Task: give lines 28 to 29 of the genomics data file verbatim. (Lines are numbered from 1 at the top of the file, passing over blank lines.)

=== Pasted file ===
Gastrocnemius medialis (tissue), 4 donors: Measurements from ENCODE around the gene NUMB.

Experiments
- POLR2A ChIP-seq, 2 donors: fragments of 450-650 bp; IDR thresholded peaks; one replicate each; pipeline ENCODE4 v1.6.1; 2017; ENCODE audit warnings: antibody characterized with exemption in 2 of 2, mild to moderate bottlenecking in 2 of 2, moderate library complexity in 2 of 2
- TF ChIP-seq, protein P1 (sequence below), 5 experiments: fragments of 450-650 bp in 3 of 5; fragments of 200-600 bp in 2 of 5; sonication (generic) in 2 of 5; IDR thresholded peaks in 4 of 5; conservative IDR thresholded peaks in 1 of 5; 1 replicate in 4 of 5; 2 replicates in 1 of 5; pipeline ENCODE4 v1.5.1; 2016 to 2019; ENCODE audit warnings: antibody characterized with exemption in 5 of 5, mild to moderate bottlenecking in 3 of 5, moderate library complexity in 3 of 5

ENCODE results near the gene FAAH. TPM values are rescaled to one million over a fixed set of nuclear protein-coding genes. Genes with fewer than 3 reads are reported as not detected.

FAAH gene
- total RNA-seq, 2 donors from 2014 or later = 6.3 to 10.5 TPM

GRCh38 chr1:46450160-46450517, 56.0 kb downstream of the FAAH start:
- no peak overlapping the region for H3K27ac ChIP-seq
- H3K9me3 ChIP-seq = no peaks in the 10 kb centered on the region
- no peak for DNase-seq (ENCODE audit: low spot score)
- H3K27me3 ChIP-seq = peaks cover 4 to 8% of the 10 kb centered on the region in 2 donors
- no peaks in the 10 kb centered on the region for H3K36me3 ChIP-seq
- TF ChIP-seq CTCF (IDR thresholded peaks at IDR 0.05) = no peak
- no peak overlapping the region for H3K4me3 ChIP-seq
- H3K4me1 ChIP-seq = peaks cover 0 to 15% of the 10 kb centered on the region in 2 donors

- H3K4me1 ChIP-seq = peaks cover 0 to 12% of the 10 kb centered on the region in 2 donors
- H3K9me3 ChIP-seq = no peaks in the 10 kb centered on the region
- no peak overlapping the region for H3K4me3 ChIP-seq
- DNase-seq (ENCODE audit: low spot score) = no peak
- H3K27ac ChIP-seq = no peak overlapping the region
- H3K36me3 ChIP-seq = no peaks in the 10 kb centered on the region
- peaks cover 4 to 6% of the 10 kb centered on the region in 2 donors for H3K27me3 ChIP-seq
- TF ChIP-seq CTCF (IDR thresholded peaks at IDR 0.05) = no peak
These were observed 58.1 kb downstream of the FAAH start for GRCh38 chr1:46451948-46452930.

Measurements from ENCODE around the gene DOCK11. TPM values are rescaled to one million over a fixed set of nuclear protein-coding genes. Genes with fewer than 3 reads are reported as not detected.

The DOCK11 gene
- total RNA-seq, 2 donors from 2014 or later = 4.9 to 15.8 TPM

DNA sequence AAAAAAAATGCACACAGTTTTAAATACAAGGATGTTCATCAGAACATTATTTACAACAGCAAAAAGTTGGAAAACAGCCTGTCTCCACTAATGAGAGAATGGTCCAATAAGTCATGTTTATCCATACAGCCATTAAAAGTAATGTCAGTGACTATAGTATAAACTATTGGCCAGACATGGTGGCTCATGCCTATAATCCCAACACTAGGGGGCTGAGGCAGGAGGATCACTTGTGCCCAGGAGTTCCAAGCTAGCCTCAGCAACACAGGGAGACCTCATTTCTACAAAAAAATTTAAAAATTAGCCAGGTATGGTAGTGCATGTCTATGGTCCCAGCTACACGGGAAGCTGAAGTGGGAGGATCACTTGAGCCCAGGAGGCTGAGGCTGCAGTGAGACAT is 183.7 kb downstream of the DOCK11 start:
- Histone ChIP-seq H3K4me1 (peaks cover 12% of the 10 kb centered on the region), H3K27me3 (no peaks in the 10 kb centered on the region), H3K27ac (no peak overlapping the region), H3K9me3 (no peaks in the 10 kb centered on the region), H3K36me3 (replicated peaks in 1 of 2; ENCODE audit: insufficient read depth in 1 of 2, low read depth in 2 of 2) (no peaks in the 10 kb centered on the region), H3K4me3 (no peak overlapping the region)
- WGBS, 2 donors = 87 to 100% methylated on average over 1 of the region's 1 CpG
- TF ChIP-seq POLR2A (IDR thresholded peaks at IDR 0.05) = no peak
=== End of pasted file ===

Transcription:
- total RNA-seq, 2 donors from 2014 or later = 4.9 to 15.8 TPM

DNA sequence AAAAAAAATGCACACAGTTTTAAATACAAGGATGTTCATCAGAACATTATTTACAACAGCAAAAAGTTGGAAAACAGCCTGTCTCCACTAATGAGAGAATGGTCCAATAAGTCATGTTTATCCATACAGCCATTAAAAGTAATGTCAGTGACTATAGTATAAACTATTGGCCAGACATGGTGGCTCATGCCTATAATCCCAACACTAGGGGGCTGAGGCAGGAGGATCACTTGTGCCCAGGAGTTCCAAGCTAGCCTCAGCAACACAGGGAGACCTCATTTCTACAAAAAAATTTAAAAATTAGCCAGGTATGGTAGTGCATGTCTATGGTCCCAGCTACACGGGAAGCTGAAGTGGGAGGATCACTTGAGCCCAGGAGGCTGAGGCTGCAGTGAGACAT is 183.7 kb downstream of the DOCK11 start: